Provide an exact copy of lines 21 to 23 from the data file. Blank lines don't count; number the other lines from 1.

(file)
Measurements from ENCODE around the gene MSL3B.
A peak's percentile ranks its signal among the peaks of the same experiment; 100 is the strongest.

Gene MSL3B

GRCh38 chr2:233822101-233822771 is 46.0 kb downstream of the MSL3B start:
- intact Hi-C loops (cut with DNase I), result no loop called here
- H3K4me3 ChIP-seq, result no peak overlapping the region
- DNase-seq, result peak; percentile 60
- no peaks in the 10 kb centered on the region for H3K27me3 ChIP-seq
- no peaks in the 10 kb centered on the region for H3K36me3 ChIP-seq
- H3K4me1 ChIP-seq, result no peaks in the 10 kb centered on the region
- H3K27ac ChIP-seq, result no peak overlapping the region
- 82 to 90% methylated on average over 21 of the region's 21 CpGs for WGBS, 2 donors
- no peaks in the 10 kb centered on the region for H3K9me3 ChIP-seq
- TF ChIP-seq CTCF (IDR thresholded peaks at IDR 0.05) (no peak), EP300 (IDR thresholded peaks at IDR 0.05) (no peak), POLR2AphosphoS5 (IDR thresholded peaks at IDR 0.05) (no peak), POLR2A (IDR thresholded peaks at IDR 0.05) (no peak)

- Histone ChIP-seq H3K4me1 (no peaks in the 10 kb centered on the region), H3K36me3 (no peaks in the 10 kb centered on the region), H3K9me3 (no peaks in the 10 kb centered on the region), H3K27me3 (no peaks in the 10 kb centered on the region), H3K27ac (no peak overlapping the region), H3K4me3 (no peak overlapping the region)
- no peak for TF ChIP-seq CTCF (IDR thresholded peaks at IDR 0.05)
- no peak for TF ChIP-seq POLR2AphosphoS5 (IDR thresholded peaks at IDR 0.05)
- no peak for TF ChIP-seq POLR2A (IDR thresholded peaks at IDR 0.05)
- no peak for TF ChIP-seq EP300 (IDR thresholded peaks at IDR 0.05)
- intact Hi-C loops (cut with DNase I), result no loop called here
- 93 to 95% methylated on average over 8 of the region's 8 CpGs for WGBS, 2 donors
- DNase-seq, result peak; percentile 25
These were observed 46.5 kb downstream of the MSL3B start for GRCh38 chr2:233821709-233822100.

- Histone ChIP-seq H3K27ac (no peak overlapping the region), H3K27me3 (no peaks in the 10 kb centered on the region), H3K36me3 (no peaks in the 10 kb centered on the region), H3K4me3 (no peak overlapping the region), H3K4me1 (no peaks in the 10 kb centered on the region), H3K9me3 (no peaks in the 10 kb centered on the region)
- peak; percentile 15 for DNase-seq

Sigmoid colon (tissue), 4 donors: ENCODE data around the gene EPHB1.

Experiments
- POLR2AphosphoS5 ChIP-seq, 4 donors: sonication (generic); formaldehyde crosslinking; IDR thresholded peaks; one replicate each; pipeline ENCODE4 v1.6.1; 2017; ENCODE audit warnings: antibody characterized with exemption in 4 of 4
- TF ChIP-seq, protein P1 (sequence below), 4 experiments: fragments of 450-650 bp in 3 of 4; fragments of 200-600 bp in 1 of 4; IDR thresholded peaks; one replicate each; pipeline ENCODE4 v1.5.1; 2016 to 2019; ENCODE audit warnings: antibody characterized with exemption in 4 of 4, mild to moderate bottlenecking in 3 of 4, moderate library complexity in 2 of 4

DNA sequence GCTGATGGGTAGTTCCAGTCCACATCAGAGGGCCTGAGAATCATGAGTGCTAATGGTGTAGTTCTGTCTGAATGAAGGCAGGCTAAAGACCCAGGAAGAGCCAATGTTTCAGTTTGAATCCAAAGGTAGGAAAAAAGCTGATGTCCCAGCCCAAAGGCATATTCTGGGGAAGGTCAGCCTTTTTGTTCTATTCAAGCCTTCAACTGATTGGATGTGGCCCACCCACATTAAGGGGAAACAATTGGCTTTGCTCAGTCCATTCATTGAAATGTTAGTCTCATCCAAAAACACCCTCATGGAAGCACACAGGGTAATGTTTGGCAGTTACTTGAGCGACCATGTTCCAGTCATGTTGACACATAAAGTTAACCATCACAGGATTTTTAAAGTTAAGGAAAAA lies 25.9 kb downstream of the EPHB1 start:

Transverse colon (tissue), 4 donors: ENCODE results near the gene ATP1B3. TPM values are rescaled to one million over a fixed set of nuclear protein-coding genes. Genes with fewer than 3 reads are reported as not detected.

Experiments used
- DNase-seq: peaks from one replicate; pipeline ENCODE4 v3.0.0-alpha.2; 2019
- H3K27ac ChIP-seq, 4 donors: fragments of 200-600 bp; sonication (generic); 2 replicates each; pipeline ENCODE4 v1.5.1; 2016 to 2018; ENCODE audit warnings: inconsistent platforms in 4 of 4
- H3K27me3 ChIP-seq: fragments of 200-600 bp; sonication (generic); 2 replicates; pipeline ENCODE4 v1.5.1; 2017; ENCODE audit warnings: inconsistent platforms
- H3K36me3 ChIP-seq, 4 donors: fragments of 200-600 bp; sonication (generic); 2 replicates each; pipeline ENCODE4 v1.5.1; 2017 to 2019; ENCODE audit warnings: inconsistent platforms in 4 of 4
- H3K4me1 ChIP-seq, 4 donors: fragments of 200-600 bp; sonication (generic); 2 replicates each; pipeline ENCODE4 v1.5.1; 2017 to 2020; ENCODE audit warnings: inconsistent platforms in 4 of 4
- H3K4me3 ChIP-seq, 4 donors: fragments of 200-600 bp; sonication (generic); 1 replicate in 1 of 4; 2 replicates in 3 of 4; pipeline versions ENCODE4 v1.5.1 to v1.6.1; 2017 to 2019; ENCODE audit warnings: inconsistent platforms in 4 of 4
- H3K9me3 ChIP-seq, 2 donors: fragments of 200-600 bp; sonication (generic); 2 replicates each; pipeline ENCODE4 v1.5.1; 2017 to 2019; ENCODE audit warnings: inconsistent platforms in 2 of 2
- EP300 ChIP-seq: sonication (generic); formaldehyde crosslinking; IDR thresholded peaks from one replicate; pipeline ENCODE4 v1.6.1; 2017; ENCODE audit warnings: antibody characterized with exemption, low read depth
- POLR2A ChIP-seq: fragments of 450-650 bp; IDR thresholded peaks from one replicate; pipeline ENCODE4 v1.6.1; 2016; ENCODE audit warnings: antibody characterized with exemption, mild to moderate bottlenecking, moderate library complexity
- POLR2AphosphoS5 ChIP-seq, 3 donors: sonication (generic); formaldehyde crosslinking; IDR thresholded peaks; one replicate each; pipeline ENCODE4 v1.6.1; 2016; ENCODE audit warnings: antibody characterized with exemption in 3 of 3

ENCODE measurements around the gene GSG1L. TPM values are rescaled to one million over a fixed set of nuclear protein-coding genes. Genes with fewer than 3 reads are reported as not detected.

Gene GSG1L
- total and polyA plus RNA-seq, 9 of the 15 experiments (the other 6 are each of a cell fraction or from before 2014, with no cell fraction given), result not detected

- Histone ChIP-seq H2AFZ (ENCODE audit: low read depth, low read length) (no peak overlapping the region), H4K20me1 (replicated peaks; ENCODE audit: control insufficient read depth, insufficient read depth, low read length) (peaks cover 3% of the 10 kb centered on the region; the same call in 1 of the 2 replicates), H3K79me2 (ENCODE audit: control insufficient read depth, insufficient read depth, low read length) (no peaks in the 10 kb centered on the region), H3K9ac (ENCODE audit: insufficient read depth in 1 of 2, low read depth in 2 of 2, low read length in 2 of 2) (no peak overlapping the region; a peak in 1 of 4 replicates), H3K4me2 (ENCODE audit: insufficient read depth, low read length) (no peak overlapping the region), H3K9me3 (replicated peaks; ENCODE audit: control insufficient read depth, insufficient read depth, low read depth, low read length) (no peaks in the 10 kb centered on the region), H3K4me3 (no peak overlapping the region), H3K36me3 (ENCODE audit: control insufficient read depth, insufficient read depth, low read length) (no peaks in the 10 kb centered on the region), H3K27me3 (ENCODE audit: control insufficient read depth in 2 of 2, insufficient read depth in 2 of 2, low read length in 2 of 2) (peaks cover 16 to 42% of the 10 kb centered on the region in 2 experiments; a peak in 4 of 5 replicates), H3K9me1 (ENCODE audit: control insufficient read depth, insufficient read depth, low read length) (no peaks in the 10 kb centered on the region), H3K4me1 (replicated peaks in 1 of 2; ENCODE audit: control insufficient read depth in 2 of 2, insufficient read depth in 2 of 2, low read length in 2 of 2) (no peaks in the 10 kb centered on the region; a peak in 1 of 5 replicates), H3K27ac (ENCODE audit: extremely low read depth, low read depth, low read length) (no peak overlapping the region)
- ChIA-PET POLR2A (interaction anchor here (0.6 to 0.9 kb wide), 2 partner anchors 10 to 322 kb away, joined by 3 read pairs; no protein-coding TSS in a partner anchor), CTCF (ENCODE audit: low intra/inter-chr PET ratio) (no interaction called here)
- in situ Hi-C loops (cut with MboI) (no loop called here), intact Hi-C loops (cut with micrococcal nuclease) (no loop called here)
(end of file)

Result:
- 93 to 95% methylated on average over 8 of the region's 8 CpGs for WGBS, 2 donors
- DNase-seq, result peak; percentile 25
These were observed 46.5 kb downstream of the MSL3B start for GRCh38 chr2:233821709-233822100.